Published on March 25th, 2020 | by Paul Stuart

MLB The Show 20 PS4 Review

MLB The Show 20 PS4 Review Paul Stuart

Summary: A small but noticeable improvement (defense hitting, and online) from The Show 19, MLB The Show 20 remains a solid purchase for hardball fans.


Sadly, Coronavirus put a damper on the release of  ‘MLB The Show 20’ (‘MLBTS 20’).’ With the sudden halt to Major League Baseball (MLB) Spring Training, indefinite postponement to the start of the 2020 Major League Baseball season – it’s difficult to conjure up the usual excitement for this yearly PS4 hardball release. It’s a shame, as MLBTS 20 is a noticeable improvement over MLBTS 19. Not a significant one, mind you, but one – especially for online-centric and/or Road to the Show players – that arguably justifies its purchase.

To explain, most of Sony Interactive Entertainment (SIE)’s emphasis for MLBTS 20 is on these two modes. Diamond Dynasty remains the core of The Show experience, with its usual widest array of challenges and unlockable cards. If you’re a veteran of this particular mode, you’ll find more to love. Very cool themed player cards and experiences abound, and the usual robust trading market remains to chase your favorites. Livestreaming is also now front and center for MLBTS 20, and a novel option for the Twitch fans among us.

Road to the Show receives perhaps the most love, with an array of new player interaction and relationship boosts, also a multitude of progression and decision paths to alleviate the auto-pilot sensation of years’ past.

The most welcome upgrade for MLBTS 20 is in fielding, often the bane of existence for any The Show player. Outfielders FINALLY logically chase fly balls, with a very noticeable distinction between players based on defensive abilities. It is now expected for top fielders to close gaps to balls, also more realistically hit the cutoff man. Related, the option to knowingly attempt a high risk/reward play (indicated by an on-screen marker) versus blind dives is so long overdue. Infielders receive a first jump [to the ball] improvement as well, but these are far less noticeable than their outfield counterparts. Those opting for the throw accuracy meter option in fielding will also find it critically impacting (in a good way) defensive execution. Last, teammate AI is likewise slightly upgraded. Catchers and pitchers involved with plays now better move to cover throws and/or receive tosses on 1st base plays.

Hitting gets a slight tweak in rewards for perfect contact (i.e. timing and batting cursor location are both spot-on). Doing so results in a very well hit ball and highest likelihood of offensive success. Still, power swings remain pretty useless. For over a decade, I see almost no reason to select this option except in most desperate situations (as it rarely executes, as intended).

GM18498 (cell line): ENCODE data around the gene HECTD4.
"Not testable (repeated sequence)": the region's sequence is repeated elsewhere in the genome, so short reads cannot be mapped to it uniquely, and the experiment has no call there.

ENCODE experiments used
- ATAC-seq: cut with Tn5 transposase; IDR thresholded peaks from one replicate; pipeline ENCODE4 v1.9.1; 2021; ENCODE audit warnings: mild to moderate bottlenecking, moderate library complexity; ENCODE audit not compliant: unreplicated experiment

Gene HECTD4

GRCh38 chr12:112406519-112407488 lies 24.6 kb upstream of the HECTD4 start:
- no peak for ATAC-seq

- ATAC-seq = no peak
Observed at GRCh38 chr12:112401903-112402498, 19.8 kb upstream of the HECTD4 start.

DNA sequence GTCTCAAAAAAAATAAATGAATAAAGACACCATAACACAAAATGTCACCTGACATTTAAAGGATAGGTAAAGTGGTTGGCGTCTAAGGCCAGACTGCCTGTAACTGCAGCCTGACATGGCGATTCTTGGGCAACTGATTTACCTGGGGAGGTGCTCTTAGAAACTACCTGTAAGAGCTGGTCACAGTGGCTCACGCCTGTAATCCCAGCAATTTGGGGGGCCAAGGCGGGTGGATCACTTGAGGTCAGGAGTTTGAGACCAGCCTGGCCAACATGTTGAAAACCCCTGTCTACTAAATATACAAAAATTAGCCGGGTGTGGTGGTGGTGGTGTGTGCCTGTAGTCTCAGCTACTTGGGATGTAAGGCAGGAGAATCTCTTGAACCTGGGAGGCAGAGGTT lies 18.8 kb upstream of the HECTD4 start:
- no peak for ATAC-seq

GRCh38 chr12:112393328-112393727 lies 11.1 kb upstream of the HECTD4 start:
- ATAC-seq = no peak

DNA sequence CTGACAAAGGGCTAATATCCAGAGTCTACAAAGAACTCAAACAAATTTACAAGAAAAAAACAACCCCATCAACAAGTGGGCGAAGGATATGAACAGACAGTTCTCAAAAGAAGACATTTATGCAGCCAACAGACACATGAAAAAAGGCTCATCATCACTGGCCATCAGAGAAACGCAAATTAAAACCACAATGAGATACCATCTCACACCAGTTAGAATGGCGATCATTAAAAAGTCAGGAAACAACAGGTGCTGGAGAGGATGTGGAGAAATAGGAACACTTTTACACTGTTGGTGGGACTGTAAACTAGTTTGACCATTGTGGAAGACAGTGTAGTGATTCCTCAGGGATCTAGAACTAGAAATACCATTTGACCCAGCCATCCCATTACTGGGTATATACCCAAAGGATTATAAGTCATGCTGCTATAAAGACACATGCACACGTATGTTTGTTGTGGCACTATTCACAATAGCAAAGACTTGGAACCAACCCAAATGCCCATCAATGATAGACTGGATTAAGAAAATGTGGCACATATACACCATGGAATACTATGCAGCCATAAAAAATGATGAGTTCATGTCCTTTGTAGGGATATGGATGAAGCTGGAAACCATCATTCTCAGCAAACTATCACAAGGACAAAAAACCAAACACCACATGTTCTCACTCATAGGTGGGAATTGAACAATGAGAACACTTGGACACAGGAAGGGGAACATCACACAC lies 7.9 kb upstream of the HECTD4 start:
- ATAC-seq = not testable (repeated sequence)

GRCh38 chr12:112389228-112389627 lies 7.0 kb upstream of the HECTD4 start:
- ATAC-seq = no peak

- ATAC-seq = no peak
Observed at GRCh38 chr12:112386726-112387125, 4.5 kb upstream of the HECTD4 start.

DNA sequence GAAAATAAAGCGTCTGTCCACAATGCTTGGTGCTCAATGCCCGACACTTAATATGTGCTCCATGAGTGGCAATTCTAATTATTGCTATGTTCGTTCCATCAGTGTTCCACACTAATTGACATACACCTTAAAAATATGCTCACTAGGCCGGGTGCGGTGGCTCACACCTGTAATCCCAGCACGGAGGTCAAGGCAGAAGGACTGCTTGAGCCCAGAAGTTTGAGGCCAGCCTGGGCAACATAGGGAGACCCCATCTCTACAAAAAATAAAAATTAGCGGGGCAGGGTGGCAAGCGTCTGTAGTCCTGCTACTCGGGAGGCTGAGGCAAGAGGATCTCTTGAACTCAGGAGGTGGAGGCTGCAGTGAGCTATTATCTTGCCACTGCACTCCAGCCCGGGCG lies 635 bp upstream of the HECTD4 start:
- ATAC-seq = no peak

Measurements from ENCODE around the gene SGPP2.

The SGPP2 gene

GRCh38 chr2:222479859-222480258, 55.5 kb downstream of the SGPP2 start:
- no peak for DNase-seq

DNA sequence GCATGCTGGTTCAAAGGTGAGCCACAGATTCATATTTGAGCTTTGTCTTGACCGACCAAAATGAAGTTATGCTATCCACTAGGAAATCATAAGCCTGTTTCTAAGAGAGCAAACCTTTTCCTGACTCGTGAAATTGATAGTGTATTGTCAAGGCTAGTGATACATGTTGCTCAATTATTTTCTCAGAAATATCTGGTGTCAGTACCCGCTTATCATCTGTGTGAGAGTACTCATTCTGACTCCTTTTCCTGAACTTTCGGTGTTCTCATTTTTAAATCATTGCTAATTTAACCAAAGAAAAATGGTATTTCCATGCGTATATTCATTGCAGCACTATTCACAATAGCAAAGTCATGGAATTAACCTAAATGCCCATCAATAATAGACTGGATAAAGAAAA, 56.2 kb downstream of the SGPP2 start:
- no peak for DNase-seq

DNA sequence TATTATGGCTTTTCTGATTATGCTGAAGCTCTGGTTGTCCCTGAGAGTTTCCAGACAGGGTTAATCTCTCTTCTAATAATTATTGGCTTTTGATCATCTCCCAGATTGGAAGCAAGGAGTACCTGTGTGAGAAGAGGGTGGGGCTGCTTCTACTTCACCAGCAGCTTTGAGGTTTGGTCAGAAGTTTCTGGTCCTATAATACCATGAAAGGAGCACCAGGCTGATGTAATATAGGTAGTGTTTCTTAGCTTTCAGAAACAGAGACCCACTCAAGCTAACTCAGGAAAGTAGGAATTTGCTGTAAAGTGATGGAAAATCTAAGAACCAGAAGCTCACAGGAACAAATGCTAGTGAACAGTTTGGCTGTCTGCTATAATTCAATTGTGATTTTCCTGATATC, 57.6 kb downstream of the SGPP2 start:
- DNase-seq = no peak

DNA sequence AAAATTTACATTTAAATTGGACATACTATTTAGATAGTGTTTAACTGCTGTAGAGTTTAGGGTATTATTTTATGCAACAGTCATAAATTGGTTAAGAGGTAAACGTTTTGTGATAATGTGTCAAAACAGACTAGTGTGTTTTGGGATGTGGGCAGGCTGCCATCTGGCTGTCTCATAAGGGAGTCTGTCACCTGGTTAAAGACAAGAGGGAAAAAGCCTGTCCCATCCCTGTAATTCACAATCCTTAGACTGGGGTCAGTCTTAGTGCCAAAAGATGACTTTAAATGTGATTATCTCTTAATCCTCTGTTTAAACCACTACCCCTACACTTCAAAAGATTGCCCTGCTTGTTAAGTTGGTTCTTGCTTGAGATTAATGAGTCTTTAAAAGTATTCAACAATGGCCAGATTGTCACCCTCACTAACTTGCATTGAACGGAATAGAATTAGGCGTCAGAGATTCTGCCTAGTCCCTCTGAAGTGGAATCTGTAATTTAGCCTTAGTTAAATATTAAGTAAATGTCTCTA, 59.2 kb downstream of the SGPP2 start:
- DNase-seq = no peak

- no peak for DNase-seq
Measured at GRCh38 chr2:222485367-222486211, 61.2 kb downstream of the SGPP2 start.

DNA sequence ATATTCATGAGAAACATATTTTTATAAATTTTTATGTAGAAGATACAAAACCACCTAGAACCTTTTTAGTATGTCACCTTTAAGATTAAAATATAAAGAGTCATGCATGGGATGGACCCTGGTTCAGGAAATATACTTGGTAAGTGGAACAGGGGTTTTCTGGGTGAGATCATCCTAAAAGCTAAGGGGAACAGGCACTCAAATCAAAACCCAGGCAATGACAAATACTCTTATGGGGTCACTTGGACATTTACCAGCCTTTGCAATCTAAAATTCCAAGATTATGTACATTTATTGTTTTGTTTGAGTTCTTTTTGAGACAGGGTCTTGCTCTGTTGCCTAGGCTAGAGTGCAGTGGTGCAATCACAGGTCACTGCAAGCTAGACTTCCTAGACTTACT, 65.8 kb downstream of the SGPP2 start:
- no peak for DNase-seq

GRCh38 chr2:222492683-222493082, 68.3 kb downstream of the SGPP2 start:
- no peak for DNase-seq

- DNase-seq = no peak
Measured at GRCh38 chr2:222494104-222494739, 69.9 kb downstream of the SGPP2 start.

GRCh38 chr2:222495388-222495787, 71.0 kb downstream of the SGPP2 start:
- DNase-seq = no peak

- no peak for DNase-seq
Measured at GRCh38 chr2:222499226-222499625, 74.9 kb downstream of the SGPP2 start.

As someone with limited time, the quick counts (where a batter enters at a semi-random, but statistically realistic from pitcher/batter/game situation tendencies) feature remains completely viable. This not only helps speed up the game, it empowers better chances of drawing walks.

Baserunning is still not sensical, with auto baserunning (outside of advancing/reducing leads) arguably the best choice here. There sorely needs to be a rubber band effect in place, where baserunners stop over/under running bases. Also, auto baserunning is very poor in auto-tagging up logic, hit and run, and/or base stealing. These preferences – if auto baserunning selected – should either be auto-set by the user prior to the game and/or tethered to a manager tendency. In all fairness, such play style shortcomings are problematic for NBA 2K computer-controlled teammates, ditto PES and FIFA.

New challenge moments are here, but they feel artificial in execution. Even attempts to immerse via black and white depictions of older eras do little to draw in. Thus and while novel, this a mode best left for the completionist gamer amongst us. Perhaps when the MLB 2020 season actually starts, however, in-season challenges will spice this mode up a bit.

Aesthetically and while seemingly a small item, MLBTS 20 seems to finally reach the pinnacle of main menu mastery. This was a long-term issue with The Show…with it a chore to locate preferred options/modes within an amazingly robust game. It’s now thankfully a simple task to do so. Hallelujah!

Visuals and audio remain terrific – especially in 4K – but both remain wooden. Yes, everything looks and sounds wonderful, but the omni-present stutter step movements and animations joined by dynamic but still canned audio remain but window dressing. I keep wishing SIE would remove the training wheels from player lateral movements, but this a malady of perhaps every modern sports title with exception to PES. Ditto to reduce play-by-play in lieu of more crowd noise/music.

Final Thoughts?

All in all, MLB The Show 20 remains perhaps the deepest sports title on modern consoles. There’s so much to do, it’s the rare game that can keep a sports fan occupied for ¾ of a year, easily. It’s not a vast improvement from the prior year’s offering, but possesses enough upgrades to justify the purchase leap.

About the Author'

A gamer for over 30 years, Paul Stuart has an unhealthy obsession with Assassins Creed, God of War, also sport and virtual reality titles. In his spare time, he teaches Muay Thai kickboxing, runs, and drives his toddler crazy.

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